Grab the doorknob, stick your head in the hallway, and talk to those people you work with. Coherence cannot be done in isolation. Grab a person from the grade below you and ask about their standards. Ask your co-worker in a higher grade what foundations you need to lay for them. Our Professional Learning Team meets monthly with a representative from each grade level and we discuss the learning going on in our classrooms. When we implemented the standards, we took all the old standards, cut them apart, and put them where they now fall in the Common Core. You can’t just know what is happening in your room. You need to understand where your kids have been, and where they need to go, to ensure that they are making connections throughout their learning. The Publishers’ Criteria for Common Core has a table that shows the kindergarten through 8th grade skill coherence moving towards algebra. It is a great visual for getting started thinking across grade bands.
Do you ever feel as though the creators of Common Core just like big words? Some places, such as EngageNY.org, break this shift into three smaller parts. The keys here are conceptual understanding, procedural skill and fluency, and application. What does that all mean? Conceptual understanding means that you don’t just know it’s the hundreds place, you understand that hundreds are ten times the tens place and one-tenth of the thousands place. Conceptual understanding will help students apply what they know to problems they have never seen. Procedural skill and fluency is what you know as good ol' “skill and drill.” Kids have to be able to perform computation with speed and accuracy to ever be able to apply functions to complex problems. Application is taking math into the real world and connecting it to life outside the math textbook. Rigor? I think of it as mental toughness. We want our kids to have that!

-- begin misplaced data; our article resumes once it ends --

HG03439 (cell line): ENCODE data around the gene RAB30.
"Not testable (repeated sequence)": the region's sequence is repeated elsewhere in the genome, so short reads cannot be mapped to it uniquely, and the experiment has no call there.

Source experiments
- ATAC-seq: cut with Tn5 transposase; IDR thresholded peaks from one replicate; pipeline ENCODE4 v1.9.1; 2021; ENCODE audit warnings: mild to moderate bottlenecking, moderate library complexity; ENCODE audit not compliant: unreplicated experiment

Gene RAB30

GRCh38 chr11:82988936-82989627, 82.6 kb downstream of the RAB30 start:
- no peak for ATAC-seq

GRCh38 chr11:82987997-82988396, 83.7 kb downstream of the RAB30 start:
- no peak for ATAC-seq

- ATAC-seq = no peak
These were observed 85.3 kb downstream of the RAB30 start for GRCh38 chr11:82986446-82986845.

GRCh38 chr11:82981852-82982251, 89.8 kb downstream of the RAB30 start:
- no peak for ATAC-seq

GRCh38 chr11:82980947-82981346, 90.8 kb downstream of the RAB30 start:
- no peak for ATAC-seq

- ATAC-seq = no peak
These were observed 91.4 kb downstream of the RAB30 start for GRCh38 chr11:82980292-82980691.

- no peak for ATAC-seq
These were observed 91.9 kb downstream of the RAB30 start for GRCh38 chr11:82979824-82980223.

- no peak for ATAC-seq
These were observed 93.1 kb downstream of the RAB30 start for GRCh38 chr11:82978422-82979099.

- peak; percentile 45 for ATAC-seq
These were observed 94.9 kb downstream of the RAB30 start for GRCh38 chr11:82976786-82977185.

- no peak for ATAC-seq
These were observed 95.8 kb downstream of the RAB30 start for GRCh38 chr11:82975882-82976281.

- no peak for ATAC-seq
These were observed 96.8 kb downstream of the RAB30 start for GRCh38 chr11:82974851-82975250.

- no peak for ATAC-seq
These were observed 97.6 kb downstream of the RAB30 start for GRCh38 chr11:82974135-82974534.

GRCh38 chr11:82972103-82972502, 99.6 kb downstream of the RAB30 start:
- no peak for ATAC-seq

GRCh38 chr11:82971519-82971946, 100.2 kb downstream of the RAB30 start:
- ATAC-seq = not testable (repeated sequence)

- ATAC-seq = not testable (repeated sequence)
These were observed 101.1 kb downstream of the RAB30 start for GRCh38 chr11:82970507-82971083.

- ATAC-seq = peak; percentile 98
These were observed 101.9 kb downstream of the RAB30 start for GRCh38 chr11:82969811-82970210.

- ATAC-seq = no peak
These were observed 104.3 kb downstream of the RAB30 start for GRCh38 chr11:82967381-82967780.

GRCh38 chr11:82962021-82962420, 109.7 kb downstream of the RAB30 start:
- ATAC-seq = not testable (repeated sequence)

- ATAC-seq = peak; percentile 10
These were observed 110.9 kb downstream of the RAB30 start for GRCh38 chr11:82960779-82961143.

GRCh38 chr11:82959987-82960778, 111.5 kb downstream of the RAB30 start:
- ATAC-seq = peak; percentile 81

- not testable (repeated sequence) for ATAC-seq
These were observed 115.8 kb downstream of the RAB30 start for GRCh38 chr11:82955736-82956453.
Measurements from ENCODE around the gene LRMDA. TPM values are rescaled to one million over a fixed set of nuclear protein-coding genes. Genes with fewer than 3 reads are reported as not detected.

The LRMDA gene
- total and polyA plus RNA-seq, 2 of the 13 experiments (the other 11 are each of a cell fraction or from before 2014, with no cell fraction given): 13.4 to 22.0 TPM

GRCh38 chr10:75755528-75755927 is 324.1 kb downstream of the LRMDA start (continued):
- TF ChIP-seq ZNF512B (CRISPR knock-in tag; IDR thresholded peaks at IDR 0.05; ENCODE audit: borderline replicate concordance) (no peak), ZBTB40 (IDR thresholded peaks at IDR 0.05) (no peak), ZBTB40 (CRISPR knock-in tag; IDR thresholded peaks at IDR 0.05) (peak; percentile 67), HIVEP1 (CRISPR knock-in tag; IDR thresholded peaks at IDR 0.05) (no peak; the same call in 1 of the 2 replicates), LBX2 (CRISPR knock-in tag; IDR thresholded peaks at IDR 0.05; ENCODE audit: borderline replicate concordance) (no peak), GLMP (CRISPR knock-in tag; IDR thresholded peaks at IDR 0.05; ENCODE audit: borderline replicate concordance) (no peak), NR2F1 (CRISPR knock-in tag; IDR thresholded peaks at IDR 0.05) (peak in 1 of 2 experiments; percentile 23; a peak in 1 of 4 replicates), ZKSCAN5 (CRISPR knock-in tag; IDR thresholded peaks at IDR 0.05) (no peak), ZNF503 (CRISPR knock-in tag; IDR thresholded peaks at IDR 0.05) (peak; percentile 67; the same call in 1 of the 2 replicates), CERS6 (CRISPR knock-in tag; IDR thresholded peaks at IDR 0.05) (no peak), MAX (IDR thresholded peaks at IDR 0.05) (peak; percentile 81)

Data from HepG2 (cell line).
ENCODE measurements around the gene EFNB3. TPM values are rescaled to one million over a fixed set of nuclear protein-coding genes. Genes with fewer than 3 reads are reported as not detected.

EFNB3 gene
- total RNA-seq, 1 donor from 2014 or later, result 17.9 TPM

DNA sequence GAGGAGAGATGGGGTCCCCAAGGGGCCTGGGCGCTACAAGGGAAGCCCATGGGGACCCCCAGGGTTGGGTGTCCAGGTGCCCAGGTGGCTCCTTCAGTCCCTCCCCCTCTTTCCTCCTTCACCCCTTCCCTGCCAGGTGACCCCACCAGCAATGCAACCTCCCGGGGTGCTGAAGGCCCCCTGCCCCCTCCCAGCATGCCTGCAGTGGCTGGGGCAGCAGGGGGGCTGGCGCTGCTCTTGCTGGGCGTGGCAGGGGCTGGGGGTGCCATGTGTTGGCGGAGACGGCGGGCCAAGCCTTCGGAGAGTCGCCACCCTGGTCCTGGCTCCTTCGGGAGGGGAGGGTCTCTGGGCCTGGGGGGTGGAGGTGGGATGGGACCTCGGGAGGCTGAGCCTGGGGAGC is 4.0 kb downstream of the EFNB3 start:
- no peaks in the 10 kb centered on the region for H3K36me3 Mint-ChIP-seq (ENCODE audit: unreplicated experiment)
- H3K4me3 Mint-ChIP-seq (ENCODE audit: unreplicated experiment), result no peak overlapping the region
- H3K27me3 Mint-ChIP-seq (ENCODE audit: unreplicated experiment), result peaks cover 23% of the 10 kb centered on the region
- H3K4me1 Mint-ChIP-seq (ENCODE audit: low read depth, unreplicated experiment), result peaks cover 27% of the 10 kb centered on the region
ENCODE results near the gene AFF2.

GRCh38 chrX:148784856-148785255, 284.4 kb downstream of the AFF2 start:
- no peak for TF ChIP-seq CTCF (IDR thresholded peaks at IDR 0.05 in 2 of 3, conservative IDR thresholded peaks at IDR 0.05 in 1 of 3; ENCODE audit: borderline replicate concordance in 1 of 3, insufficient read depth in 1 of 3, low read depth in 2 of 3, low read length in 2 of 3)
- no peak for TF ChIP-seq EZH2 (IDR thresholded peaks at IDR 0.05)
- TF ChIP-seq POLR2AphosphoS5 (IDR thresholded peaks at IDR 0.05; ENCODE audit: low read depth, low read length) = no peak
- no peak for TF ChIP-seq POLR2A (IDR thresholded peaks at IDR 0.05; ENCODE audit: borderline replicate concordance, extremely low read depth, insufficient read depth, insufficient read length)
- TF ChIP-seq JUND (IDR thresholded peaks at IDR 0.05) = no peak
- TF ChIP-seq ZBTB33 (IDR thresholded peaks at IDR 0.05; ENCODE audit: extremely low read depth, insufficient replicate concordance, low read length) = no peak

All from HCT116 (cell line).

Rigor is not just harder. That’s missing the point. Rigor is all about truly understanding the meaning behind the numbers, getting those facts down pat, and then applying all that knowledge to the real world. Conceptual understanding is aided with the use of manipulatives. Give students the hands-on, concrete experiences they need with numbers before making them use paper. Take away the algorithms and see what purposeful questioning can help students derive on their own. Make sure they “get it” from every angle you can throw it. The lower grades in particular are charged with getting those basic facts rolling off the tongue. Programs like FastMath help get the fluency rolling after the conceptual groundwork has been laid. Then take those lessons out of math class. Science is a great fit for real life measurement, graphing, and probability. Figure out the ratios used in art. Use reading strategies to decipher mathematical text. Apply knowledge across subjects to make sure they have sunk in and aren’t going to leak out anytime soon!
Why? Check out these statistics from the National Math and Science Institute:
The key shifts in mathematics don’t stand alone. They are used with the mathematical practice standards and integrated throughout lessons and curriculum. Alone they are meaningless, but together — wow. What if Harry didn’t just mix potions? What if he could create his mixtures by applying his knowledge? Snape wouldn’t know what hit him!
Have you started on Common Core math? What has been challenging for you?